Matan, you are making an error in logic. And I know you "mean every word" because in pseudo-Maskilish communities this piece of illogical, robotic thinking is mother's milk, and from your other posts, most of which do not appear on the site because they are not meant seriously, it is clear that you have accepted blindly the “teachings” of such communities.
And please, nobody elected you spokesman for anybody else. ("To someone who has doubts about the torah, that answer is meaningless.") To you, who did not understand even the question, never mind the answer, perhaps that is true, but you have no right to speak for other people. You can say that you don't get it, but others who are more objective will. Please don't hide behind imaginary throngs of "rational" people, who exist only in your mind. You speak for yourself and only yourself.
Parenthetically, please note I am telling you off like this because, although I asked you nicely many times to stop, you continue to try to waste my time and the time of the readers by trolling and your disrespectful patronizing. I asked you previously to please go play your games elsewhere with some other rabbi. Your attitude that "I understand that we must learn and have emunah. But what happened to being rational. A good question is a good question, regardless of judaism." is symptomatic of the frumophobic indoctrination that is so blatant in so many of your unaccepted posts. Whoever told you that anybody believes what you just implied we do, misled you. Attributing such an attitude to the frum community is a defense mechanism of secularists, convincing themselves that they are the "intellectuals" who are "intellectually honest" and "ask hard questions," as opposed to the religious, who live "on faith."
Your personal beliefs are your own business, but your belief that we have horns (figuratively speaking) is not welcome on this site, regardless of how much you think it is true. So just go somewhere else to spew your ignorance. I'd be happy to answer your questions, if only they would arrive unaccompanied by the anti-frum attitude, and the sometimes subtle and at other times not so subtle attempts at mockery.
But to an extent, you are a Tinok Shenishba, trained to have others do their thinking for you and to have blind faith in whatever beliefs coincide with the vox populi, rational or absurd. That is no excuse for harassing us, but it is an excuse for your not being able to see straight. Because of that and also because I want to point out to the users of this site an example of secular blind faith, I will address your post:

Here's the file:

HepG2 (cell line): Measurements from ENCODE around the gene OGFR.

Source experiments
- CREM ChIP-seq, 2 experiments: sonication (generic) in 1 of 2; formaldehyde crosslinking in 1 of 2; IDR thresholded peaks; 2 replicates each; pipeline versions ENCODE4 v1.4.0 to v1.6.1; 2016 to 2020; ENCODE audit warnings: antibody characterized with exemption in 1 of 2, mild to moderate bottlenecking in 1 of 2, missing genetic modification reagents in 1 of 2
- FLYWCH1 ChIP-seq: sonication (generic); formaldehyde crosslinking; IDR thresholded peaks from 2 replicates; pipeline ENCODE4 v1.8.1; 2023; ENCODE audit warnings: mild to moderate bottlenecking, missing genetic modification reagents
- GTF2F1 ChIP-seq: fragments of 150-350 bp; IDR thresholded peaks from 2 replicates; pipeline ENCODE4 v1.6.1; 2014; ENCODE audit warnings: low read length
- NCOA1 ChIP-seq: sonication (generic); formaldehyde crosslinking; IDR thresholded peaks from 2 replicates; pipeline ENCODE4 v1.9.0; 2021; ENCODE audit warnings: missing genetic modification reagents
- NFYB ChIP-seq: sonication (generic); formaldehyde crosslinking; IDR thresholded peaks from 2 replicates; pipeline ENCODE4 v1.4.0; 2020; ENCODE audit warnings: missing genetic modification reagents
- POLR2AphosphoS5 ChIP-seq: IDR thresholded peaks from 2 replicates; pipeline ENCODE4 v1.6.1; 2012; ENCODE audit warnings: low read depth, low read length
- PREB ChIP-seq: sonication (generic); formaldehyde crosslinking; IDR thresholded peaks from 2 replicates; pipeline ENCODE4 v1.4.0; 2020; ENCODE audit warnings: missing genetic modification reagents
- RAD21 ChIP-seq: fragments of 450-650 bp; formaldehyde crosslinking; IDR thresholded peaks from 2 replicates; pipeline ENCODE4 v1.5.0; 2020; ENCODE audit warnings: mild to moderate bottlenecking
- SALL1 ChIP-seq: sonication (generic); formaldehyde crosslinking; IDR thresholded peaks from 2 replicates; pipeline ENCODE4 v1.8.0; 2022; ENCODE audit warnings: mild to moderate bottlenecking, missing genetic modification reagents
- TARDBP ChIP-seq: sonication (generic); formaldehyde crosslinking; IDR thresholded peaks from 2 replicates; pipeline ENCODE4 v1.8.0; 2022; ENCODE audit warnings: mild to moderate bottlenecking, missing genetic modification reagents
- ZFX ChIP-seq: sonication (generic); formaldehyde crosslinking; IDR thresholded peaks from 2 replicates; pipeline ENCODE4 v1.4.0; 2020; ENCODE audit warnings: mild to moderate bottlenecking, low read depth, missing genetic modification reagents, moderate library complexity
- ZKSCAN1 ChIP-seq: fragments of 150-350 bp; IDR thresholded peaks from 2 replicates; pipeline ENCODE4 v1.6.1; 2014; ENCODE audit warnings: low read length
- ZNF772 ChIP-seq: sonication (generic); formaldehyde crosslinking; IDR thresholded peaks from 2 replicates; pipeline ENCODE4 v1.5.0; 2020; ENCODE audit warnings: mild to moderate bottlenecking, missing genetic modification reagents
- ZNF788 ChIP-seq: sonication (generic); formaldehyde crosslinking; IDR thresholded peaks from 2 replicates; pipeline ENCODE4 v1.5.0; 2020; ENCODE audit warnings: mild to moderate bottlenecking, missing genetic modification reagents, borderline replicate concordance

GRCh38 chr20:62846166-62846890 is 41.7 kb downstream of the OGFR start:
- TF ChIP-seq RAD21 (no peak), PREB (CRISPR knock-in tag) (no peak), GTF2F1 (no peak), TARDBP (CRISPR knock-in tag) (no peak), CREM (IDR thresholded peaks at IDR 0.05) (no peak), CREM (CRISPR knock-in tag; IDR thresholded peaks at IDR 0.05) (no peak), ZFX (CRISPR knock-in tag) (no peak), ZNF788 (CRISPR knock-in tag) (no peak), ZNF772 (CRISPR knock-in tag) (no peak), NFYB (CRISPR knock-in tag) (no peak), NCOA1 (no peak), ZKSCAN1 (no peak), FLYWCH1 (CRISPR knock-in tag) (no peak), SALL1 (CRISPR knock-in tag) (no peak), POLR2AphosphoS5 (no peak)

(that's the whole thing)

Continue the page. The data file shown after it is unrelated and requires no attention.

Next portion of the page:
As I said, you are making a careless error in logic. Please read the thread again. The question we are discussing is: Is the fact that the world appears to be more than 6,000 years old a contradiction to the Torah? Is the apparent age of the world is a refutation of the claim of the Torah that the world was created 6,000 years ago?
The answer is no it is not. Both the Torah’s claim and the scientific evidence can be correct, because the Torah claims the world was created aged. And therefore, according to the Torah, the scientific evidence would certainly indicate a world aged beyond 6,000 years. In fact, I said, it would be quite surprising if it did not.
This answer is not designed to disprove the position that the world is millions of years old (for that we have other arguments). It is designed to negate the proof that the world is millions of years old. It is designed to show that the Torah’s claim that the world is 6,000 years old – but aged – is sustainable even if you accept the scientific evidence of an aged world. That does not mean we have proven anything about the Torah; it means we have defeated an alleged proof against it.
Then, somebody posed a counter-argument. And since the only claim I ever made was that the Torah's claim of a 6,000 year old world is compatible with scientific evidence, this counter argument tries to prove that the Torah’s claim of a 6,000 year old world is in fact not compatible with scientific evidence. It does so by attempting to dismantle the claim that the world was created aged. The argument says if you accept that the world was created aged, then maybe the world was created 5 minutes ago with false memories planted in our minds?